Recent Trends in Formal School Exclusions in Wales

Historically Wales has been regarded as a country with relatively low levels of school exclusion, particularly in comparison with England. This has been used as an indicator of Wales’ commitment to the UN Convention on the Rights of the Child, which foregrounds a rights-based agenda that would argue school exclusion is a consequence of broader socio-economic structures than individual actions. However, simple analyses may mask a different picture of school exclusions in Wales. In this article, we study more detailed information on formal school exclusions by looking at ‘instances’ of school exclusion, which considers the frequency and length of formal school exclusions in Wales, and alongside recorded school absence. The article also demonstrates that the pupils ‘at risk’ of formal school exclusion varies by when they experience school exclusion during their educational lifecourse. The article concludes by highlighting that patterns of school exclusion are complex, and that interpretation of these patterns depends on what kind of measure of school exclusion is used. By publishing these results, the article hopes to persuade policymakers and practitioners to re-examine their processes of exclusion to ensure they are commensurate with the law and to prevent unnecessary school exclusions.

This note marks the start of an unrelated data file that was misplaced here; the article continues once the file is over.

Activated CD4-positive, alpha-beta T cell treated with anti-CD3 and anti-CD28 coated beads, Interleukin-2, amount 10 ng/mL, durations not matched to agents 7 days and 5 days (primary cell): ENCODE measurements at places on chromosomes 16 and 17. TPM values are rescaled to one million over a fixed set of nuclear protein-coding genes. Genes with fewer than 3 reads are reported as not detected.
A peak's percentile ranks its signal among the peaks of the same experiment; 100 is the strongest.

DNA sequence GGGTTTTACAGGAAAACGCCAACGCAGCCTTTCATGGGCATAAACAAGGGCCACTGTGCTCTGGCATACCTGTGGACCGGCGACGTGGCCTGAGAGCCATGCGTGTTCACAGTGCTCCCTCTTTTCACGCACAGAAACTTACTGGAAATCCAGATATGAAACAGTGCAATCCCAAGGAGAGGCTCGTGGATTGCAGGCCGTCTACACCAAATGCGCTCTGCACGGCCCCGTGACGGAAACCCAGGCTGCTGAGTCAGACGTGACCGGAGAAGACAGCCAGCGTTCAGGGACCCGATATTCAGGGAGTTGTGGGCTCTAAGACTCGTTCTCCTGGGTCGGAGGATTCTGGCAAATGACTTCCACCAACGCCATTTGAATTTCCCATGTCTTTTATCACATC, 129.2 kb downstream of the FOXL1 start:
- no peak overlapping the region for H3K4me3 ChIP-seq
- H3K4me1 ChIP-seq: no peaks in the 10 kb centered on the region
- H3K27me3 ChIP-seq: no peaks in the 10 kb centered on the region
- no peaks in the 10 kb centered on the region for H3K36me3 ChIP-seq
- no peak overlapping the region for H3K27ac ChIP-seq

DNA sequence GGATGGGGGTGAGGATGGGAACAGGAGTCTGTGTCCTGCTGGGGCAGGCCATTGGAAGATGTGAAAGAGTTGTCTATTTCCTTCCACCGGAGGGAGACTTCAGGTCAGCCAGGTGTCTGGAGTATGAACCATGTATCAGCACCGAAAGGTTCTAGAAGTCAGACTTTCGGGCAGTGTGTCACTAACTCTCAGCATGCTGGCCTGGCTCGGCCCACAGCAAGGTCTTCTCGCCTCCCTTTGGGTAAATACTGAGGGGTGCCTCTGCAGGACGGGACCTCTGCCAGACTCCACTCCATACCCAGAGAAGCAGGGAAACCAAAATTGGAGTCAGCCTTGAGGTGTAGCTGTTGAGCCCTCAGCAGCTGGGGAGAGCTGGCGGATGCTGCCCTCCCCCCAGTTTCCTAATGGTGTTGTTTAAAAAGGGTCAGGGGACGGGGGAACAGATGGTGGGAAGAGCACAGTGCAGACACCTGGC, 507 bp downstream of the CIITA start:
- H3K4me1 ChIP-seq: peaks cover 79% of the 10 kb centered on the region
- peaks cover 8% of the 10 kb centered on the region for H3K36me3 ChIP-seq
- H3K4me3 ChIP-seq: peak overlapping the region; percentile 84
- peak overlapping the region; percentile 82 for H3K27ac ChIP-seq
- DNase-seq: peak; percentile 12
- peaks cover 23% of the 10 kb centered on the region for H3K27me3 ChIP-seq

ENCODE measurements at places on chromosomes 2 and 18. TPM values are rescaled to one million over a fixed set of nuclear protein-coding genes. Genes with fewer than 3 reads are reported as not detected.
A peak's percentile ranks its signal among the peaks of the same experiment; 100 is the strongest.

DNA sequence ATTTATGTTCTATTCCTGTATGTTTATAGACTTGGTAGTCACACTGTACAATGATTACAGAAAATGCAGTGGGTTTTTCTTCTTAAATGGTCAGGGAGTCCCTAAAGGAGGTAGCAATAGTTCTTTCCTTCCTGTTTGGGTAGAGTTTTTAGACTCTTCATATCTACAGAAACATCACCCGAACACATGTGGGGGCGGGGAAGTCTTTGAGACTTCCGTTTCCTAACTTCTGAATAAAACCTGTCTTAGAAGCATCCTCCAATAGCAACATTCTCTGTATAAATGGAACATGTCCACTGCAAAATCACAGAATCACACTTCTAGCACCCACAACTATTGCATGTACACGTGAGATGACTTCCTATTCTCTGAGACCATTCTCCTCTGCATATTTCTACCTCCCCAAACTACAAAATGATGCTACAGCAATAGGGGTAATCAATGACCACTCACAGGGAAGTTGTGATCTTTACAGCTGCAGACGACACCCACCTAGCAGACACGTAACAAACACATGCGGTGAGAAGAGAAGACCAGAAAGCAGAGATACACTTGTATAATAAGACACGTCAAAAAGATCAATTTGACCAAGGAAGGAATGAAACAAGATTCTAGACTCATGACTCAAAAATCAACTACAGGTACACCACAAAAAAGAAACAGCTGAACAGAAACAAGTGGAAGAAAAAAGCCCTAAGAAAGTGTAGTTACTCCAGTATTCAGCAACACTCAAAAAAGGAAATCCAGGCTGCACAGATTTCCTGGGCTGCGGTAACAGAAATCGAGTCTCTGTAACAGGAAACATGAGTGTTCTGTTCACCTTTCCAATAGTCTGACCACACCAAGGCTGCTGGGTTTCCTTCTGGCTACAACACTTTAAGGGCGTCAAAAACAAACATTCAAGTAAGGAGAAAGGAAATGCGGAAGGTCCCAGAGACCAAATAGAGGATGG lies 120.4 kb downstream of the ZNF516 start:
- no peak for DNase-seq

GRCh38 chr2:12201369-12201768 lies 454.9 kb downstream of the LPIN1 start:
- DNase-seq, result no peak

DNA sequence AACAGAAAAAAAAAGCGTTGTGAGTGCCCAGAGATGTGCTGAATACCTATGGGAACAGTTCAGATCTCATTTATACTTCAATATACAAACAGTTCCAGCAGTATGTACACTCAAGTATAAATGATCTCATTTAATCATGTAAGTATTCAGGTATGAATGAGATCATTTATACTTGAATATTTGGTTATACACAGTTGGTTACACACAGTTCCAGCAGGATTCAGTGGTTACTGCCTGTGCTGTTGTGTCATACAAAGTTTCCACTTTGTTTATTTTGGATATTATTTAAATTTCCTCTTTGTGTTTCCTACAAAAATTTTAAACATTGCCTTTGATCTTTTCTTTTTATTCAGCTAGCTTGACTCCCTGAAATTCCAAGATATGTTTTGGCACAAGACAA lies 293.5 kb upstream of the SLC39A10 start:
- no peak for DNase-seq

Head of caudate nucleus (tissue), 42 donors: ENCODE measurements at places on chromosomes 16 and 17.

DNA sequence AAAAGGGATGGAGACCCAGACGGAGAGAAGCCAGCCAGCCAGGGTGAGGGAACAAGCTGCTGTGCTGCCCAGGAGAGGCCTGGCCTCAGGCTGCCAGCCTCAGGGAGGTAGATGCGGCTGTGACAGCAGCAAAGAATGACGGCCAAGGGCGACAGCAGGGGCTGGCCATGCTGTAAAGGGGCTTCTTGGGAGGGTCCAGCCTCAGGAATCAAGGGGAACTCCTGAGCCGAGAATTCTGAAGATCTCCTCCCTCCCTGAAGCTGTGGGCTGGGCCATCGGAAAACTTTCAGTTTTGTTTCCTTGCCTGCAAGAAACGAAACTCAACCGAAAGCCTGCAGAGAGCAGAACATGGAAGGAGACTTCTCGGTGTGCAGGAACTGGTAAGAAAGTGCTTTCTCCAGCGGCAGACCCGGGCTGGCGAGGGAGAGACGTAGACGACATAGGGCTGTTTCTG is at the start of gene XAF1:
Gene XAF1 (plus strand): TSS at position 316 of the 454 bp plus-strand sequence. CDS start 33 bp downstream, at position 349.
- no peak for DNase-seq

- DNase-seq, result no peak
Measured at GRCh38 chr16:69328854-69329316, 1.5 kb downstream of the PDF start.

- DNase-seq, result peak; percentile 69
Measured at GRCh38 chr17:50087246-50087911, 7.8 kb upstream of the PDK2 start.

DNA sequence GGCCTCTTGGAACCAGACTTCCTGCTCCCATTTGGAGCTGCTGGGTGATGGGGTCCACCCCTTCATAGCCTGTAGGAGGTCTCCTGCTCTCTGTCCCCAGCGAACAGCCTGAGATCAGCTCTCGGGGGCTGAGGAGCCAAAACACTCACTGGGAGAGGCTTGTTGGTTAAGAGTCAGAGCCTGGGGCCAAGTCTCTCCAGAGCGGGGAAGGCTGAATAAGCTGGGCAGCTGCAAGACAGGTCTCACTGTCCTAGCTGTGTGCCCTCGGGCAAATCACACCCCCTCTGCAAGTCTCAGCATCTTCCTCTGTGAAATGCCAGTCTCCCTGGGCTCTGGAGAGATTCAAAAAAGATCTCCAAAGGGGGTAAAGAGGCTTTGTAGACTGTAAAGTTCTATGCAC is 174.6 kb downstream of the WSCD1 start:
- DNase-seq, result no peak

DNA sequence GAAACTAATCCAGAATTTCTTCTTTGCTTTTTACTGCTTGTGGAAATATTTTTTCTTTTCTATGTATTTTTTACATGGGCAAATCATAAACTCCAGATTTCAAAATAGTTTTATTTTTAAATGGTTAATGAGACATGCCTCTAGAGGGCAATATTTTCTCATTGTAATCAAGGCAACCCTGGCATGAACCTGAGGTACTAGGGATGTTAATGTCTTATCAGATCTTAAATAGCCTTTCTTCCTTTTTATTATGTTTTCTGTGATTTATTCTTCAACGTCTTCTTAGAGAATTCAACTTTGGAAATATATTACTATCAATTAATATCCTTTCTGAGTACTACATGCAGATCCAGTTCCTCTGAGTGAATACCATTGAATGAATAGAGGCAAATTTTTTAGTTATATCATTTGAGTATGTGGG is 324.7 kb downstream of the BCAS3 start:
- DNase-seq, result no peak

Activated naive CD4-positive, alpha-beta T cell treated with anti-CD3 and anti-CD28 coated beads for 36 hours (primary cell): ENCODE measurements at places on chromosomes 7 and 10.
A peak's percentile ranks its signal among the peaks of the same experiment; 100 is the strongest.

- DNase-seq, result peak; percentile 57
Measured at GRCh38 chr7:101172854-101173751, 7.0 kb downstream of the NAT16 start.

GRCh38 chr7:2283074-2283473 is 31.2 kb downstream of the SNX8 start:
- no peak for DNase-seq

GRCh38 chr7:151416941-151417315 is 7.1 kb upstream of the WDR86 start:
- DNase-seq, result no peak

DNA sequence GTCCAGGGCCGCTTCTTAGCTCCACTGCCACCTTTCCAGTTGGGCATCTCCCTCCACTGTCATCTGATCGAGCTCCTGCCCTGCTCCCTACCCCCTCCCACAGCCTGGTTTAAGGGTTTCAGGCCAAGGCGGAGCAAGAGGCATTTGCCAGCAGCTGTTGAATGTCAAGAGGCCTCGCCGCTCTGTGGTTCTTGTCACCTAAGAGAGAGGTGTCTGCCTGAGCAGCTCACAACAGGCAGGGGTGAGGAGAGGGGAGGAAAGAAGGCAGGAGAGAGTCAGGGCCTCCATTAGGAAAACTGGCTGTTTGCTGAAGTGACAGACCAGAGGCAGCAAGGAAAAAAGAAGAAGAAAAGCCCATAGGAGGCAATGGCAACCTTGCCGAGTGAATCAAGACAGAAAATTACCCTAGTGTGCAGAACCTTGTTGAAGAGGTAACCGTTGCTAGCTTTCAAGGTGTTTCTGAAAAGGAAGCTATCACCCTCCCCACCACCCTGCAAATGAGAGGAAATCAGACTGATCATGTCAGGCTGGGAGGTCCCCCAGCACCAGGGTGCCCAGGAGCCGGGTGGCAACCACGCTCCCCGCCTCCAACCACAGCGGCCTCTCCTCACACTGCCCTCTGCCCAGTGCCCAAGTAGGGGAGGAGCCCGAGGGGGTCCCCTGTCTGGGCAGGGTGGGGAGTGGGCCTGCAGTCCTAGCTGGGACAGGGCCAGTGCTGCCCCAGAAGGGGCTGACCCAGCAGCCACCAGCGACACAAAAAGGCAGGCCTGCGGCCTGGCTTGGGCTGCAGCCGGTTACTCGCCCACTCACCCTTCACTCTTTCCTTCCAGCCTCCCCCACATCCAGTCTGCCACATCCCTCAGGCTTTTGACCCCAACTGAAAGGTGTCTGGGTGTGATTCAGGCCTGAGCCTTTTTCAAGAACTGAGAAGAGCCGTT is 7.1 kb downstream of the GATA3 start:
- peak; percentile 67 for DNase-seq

• Foteini Tseliou
  • Chris Taylor
  • Sally Power


British Journal of Educational Studies

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